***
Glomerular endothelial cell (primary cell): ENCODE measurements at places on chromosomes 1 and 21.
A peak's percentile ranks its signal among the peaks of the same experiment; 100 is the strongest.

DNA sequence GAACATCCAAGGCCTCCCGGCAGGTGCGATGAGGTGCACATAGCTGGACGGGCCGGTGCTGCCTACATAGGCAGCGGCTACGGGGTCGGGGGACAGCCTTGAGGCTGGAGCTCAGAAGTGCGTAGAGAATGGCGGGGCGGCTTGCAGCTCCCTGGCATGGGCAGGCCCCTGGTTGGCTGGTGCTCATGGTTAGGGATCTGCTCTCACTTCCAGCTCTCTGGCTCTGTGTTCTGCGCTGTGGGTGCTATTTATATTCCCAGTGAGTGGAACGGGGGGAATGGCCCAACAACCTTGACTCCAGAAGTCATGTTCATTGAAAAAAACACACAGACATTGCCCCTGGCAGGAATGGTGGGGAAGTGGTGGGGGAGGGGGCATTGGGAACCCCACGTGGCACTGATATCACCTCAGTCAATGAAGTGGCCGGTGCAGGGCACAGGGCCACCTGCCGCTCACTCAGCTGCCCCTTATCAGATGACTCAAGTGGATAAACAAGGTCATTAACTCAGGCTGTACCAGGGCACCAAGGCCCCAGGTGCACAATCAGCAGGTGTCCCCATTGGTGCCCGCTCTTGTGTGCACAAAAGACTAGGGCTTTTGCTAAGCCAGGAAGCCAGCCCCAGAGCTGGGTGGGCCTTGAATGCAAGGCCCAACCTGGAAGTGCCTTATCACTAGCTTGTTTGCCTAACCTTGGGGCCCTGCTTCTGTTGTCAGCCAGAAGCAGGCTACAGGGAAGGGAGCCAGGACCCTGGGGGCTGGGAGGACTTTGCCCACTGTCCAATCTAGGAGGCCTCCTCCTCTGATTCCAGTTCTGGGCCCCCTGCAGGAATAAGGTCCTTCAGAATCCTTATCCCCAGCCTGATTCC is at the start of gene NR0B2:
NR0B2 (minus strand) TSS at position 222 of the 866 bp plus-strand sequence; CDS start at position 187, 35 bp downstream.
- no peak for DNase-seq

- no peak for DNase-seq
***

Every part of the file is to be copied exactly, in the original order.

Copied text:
Glomerular endothelial cell (primary cell): ENCODE measurements at places on chromosomes 1 and 21.
A peak's percentile ranks its signal among the peaks of the same experiment; 100 is the strongest.

DNA sequence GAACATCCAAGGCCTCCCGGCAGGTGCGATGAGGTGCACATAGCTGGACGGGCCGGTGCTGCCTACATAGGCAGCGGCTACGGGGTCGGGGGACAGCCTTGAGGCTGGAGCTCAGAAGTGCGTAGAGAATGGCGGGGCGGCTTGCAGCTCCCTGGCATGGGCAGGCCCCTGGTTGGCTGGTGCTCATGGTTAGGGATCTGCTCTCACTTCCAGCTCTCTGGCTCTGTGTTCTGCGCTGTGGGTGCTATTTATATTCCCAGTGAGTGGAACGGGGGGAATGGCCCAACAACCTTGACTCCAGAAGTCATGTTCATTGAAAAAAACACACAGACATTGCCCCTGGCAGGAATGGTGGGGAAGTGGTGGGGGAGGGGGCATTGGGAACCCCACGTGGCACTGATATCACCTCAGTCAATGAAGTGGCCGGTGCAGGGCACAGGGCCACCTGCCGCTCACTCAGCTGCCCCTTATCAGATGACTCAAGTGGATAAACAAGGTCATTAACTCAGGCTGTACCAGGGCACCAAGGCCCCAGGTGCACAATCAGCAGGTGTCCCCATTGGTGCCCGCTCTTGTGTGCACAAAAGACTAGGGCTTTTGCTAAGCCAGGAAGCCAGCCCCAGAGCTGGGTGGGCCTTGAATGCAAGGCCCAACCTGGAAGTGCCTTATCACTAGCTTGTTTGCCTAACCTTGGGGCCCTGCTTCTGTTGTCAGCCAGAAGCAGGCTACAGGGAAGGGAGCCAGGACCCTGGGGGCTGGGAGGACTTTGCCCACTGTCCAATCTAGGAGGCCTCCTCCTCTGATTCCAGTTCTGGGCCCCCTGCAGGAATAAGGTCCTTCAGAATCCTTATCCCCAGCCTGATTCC is at the start of gene NR0B2:
NR0B2 (minus strand) TSS at position 222 of the 866 bp plus-strand sequence; CDS start at position 187, 35 bp downstream.
- no peak for DNase-seq

- no peak for DNase-seq